NOT my opinion, and only an assumption.


  5. Cristina says:

    Hi Edna,
    That was my observation as well. That also happens in the other branches of the IB -as MYP or DP. The focus is more on individual study and students are loaded with essays to be written – which contradicts the inquiry principles to some extent.
    The second part of the comment was triggered by Jessica’s reply (with whom I totally agree). I can relate to the Language focus as I teach in an IB bilingual school.
    Students are NOT immersed in an English- speaking environment – I have only 3 hrs per day with them only (the rest are assigned for Romanian, Art, P.E. etc – all being taught in Romanian!). The students do not hear English except at school , 90% of them being Romanian. By the way, we have a different system- I teach the same class of students from 1st to 4th grade.
    This is the background…Now…I do engage students in exploring and inquiring into language BUT that happens usually at the beginning of a new, say, language pattern (e.g. spelling- vowel pairs, consonant digraphs etc). After that…I DO have to have “drill” lessons. Students need to practice and apply what they learnt because they simply DO NOT KNOW the language, and do not hear it elsewhere either.
    When I posted a similar question on PYP Threads (How do you do inquiry in what regards language?) I only got vague answers. It seems that everybody has this issue and they all DO have phonics/Language Arts lessons.


  6. Cristina says:

    (sorry…forgot to mention this)
    Having the opportunity to teach the same students for 4 years in a row, I can tell you that language learning is critical. In 1st and 2nd grades I have daily spelling/language arts classes while in 3rd and 4th they are less and less frequent (once every two weeks or so – as mini lessons on something students found intriguing/difficult in what regards language). Although we learn THE language and THROUGH language the emphasis varies for each age group. And it would be unrealistic to do otherwise.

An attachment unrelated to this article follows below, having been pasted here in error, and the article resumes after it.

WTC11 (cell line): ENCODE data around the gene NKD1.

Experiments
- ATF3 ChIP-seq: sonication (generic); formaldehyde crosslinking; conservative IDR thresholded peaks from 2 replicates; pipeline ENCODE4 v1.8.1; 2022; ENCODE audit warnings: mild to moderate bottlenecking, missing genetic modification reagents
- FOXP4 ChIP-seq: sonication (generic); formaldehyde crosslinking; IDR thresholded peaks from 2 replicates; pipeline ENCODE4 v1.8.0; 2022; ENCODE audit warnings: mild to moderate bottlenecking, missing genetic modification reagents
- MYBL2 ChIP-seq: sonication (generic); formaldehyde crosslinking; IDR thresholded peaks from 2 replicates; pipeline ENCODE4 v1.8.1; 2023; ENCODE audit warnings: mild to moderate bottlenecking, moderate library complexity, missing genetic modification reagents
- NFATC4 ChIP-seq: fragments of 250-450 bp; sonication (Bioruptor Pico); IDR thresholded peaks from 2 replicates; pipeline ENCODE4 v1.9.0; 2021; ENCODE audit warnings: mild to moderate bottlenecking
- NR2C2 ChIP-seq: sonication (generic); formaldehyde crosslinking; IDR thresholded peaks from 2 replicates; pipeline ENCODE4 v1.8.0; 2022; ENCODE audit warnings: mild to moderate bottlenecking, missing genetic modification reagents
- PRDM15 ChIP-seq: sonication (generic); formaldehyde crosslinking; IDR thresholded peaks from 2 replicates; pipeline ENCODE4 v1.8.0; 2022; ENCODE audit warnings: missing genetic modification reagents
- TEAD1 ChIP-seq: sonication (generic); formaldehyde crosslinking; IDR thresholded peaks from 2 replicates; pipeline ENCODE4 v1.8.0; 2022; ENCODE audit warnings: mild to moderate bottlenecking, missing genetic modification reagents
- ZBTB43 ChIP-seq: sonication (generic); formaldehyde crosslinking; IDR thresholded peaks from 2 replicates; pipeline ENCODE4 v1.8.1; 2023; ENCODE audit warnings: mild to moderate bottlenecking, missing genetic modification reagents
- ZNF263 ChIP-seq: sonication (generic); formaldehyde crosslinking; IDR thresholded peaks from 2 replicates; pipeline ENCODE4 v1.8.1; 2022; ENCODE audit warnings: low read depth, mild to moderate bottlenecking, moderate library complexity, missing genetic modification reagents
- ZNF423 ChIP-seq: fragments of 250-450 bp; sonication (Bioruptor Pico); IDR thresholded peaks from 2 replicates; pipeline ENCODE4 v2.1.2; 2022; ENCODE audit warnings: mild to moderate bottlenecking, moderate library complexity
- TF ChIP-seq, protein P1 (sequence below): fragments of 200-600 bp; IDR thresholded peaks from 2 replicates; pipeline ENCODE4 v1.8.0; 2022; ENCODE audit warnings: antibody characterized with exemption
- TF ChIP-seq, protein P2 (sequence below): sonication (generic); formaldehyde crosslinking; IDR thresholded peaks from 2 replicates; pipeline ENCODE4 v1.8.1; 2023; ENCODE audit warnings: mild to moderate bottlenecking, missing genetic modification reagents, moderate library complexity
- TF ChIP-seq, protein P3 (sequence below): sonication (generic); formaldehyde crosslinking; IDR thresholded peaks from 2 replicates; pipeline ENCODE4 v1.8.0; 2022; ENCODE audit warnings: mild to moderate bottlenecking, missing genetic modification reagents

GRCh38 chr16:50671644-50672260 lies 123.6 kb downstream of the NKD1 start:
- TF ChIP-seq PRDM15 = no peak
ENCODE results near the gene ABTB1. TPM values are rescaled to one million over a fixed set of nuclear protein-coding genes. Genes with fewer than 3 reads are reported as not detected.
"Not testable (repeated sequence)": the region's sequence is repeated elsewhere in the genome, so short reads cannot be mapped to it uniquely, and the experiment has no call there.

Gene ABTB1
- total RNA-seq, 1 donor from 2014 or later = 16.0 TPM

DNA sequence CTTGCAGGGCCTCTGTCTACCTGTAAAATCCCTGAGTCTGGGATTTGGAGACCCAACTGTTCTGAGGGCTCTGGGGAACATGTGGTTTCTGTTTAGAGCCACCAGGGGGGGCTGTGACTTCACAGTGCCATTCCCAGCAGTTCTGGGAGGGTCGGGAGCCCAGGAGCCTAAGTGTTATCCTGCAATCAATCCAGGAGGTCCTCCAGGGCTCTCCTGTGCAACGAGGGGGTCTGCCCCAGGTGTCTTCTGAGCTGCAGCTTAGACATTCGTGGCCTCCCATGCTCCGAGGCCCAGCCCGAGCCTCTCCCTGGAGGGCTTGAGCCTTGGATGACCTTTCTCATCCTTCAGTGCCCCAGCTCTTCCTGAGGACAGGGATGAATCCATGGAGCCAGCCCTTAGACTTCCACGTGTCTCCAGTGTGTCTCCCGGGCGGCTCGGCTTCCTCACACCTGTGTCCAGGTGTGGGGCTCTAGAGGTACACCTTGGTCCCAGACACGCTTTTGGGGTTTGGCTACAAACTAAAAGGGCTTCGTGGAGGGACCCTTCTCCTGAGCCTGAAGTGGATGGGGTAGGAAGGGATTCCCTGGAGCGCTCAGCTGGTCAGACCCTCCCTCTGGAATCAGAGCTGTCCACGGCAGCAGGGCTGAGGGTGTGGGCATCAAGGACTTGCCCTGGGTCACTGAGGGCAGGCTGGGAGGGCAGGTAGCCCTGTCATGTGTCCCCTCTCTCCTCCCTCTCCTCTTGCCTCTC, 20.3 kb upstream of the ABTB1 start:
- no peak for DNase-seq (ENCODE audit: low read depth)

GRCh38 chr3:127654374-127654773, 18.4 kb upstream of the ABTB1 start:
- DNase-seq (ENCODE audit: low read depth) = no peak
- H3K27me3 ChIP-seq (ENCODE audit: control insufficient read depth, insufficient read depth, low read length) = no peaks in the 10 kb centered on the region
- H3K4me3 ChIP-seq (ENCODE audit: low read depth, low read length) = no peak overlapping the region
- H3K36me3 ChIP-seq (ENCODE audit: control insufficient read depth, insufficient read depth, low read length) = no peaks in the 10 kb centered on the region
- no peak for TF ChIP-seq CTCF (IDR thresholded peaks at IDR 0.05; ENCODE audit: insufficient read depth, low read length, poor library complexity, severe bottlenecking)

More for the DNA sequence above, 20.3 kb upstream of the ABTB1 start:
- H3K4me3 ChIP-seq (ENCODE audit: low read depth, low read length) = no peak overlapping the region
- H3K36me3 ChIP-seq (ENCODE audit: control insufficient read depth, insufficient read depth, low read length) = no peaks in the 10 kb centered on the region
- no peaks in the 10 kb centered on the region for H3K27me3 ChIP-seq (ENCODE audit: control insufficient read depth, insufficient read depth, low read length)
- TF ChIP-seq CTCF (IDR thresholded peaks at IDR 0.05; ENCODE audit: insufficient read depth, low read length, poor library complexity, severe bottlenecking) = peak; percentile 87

7. Tyler says:


    What a great observation! I see two big reasons for this:

    1. Inquiry is formalized in the U.S. National Science Education Standards, and in the standards of every state with which I am familiar. This gives legitimacy to inquiry instruction in science. Other areas (social studies, for example) have also done this but maybe not as clearly.

    2. Professional development & publications. There are many PD opportunities for science educators in the area of inquiry. I have not heard this term used very often in any other content area. There are MANY books about inquiry in science. Not so much in other areas.

    I’ve been really trying to push inquiry with my interdisciplinary colleagues. It has been a mostly uphill battle. I think most teachers are aware of the concept but think it doesn’t apply to them.

    Then there are the science teachers that just plain disagree with the concept of inquiry and refuse to change their practices…


  8. jfb57 says:

    I think your post highlights the importance of voacularly & how a word can means completely different things to different people. Perhpas it should be research? I link with class blog where children ‘research’ stories, art etc.


  9. ktenkely says:

    I’m so glad that you all are doing this. Thank you!